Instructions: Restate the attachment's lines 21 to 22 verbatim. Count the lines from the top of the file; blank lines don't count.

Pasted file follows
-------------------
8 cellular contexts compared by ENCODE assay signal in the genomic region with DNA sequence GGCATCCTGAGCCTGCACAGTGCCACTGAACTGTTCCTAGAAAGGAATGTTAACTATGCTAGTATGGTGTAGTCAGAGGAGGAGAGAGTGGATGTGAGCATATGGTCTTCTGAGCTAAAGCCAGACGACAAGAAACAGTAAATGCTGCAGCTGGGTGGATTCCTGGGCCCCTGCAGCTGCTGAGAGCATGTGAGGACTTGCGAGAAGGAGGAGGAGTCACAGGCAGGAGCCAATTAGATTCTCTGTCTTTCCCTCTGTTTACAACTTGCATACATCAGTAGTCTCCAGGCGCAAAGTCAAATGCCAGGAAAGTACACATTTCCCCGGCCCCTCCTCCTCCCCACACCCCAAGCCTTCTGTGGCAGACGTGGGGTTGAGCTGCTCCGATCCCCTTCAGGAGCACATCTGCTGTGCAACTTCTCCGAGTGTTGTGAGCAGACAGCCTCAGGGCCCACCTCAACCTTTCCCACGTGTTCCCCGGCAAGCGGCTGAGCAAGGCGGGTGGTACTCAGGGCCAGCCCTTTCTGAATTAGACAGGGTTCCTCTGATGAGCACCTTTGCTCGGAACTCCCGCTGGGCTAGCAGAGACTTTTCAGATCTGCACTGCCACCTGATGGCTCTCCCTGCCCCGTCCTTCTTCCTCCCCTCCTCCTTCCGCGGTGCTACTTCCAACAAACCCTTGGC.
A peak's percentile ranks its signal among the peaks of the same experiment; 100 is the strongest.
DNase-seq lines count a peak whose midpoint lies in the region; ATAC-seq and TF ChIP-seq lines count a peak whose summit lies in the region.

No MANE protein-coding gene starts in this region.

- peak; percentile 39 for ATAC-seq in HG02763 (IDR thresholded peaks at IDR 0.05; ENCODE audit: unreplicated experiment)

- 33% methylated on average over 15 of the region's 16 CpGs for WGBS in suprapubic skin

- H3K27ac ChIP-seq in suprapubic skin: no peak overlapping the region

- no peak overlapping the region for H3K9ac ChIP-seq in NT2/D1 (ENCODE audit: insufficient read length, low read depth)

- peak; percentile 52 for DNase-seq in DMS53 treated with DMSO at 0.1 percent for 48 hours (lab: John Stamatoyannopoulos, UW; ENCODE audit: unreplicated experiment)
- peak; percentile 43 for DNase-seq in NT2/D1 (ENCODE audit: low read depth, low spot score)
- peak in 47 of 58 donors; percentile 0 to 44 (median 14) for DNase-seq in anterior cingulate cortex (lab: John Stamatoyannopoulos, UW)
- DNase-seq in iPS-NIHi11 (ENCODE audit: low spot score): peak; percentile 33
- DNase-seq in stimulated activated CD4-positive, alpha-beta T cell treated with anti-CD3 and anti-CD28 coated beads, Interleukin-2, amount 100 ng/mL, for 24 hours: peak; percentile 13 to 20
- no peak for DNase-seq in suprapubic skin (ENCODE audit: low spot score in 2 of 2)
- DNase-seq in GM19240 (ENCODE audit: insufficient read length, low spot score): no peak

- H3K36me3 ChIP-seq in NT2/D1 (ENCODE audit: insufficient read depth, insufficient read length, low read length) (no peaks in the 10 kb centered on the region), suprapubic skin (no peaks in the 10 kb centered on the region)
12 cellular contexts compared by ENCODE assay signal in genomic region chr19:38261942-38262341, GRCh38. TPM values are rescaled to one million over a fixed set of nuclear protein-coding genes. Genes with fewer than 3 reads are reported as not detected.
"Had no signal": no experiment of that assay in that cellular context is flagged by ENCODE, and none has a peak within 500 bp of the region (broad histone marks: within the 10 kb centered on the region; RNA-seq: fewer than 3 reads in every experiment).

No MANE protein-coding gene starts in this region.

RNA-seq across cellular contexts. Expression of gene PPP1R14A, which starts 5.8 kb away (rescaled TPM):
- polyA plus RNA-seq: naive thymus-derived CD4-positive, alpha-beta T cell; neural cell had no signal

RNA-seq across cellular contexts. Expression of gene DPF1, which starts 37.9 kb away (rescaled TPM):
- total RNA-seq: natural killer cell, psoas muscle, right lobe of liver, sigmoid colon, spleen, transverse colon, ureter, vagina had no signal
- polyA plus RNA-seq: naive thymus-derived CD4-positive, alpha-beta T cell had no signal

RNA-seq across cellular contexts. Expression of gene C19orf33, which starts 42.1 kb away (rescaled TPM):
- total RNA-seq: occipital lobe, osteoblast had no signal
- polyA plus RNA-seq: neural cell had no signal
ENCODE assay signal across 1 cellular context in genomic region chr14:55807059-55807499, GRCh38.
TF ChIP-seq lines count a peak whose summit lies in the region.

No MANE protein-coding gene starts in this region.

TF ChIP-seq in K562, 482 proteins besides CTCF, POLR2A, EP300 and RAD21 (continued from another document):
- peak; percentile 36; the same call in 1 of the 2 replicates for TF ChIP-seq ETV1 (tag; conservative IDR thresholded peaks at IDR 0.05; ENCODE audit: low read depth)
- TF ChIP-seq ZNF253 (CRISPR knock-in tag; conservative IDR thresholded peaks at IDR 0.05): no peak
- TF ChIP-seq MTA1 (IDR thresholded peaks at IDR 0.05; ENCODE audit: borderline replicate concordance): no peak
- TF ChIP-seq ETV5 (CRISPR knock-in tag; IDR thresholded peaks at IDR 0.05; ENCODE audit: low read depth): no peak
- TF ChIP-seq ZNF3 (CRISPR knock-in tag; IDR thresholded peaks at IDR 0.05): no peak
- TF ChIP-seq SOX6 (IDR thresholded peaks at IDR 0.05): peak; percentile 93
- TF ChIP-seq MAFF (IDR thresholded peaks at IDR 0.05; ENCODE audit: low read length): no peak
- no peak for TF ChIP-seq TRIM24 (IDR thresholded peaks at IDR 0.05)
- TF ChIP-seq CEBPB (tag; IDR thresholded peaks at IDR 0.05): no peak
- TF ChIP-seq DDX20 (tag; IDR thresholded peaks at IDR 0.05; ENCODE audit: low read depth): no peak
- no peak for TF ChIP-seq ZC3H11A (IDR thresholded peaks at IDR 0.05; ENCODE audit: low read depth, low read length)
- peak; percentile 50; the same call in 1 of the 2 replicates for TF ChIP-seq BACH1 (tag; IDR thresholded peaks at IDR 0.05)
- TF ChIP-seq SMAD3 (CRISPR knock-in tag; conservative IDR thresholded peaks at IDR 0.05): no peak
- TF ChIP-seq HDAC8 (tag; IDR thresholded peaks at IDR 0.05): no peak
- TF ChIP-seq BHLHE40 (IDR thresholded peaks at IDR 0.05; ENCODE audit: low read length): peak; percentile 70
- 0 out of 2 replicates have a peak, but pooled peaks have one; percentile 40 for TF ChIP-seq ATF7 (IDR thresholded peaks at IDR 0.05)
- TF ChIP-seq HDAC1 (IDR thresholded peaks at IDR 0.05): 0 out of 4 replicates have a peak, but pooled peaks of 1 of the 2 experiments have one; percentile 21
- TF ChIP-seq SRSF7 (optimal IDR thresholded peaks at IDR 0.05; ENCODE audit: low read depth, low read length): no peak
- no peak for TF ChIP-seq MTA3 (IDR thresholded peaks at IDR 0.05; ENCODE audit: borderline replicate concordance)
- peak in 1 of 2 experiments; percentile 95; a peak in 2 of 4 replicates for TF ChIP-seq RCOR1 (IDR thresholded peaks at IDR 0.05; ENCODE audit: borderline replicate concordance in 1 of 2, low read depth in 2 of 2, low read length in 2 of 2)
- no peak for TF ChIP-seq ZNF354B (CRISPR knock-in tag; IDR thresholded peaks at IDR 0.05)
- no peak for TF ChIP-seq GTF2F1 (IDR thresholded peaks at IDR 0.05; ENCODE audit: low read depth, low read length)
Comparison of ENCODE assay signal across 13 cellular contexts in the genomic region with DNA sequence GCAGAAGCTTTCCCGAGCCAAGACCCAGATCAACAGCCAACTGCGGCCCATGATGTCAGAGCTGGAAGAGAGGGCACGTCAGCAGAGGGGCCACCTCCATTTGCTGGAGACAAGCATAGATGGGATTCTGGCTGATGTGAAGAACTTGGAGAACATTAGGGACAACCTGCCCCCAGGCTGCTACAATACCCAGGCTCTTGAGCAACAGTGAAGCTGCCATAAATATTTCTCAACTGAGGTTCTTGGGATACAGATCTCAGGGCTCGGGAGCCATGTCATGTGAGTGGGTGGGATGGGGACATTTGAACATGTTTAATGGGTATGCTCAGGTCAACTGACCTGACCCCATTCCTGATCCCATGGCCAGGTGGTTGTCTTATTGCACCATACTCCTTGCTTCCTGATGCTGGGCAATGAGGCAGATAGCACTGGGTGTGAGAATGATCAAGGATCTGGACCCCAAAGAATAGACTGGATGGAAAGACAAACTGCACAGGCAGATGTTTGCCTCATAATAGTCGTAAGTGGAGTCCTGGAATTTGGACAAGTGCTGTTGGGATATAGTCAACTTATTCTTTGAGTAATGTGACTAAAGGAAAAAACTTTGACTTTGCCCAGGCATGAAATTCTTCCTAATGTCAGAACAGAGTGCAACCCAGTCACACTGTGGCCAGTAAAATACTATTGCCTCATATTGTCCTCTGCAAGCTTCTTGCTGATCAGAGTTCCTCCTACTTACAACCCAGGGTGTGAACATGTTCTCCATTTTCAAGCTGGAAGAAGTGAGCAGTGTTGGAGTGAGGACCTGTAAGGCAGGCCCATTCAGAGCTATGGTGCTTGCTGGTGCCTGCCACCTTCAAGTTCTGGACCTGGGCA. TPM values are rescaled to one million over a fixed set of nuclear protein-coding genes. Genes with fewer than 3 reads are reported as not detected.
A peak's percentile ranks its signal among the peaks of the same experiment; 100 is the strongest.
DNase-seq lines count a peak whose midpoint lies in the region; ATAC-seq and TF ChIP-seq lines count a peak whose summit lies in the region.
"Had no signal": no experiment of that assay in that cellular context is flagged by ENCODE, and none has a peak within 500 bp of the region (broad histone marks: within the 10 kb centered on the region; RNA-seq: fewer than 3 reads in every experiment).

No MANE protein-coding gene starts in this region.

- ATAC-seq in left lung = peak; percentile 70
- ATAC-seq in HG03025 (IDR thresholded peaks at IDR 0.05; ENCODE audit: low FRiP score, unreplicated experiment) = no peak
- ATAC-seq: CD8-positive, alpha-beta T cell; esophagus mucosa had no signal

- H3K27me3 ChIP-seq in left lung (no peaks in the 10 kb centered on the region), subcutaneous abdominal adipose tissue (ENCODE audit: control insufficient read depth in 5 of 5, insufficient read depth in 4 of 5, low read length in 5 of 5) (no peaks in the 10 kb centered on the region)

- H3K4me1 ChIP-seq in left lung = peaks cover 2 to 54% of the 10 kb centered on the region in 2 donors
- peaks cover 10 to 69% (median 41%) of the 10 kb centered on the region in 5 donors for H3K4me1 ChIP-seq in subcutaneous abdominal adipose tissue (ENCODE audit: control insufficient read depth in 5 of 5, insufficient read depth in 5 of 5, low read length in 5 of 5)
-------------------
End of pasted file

- polyA plus RNA-seq: naive thymus-derived CD4-positive, alpha-beta T cell; neural cell had no signal

RNA-seq across cellular contexts. Expression of gene DPF1, which starts 37.9 kb away (rescaled TPM):